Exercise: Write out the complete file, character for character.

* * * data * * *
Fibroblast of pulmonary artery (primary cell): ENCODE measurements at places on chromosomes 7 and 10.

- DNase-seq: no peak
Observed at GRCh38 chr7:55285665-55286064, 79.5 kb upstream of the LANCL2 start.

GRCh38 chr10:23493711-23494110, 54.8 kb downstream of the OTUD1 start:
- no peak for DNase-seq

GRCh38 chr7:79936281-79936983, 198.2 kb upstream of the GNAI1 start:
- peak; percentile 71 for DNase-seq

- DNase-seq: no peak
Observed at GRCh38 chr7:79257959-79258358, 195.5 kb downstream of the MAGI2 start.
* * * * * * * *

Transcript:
Fibroblast of pulmonary artery (primary cell): ENCODE measurements at places on chromosomes 7 and 10.

- DNase-seq: no peak
Observed at GRCh38 chr7:55285665-55286064, 79.5 kb upstream of the LANCL2 start.

GRCh38 chr10:23493711-23494110, 54.8 kb downstream of the OTUD1 start:
- no peak for DNase-seq

GRCh38 chr7:79936281-79936983, 198.2 kb upstream of the GNAI1 start:
- peak; percentile 71 for DNase-seq

- DNase-seq: no peak
Observed at GRCh38 chr7:79257959-79258358, 195.5 kb downstream of the MAGI2 start.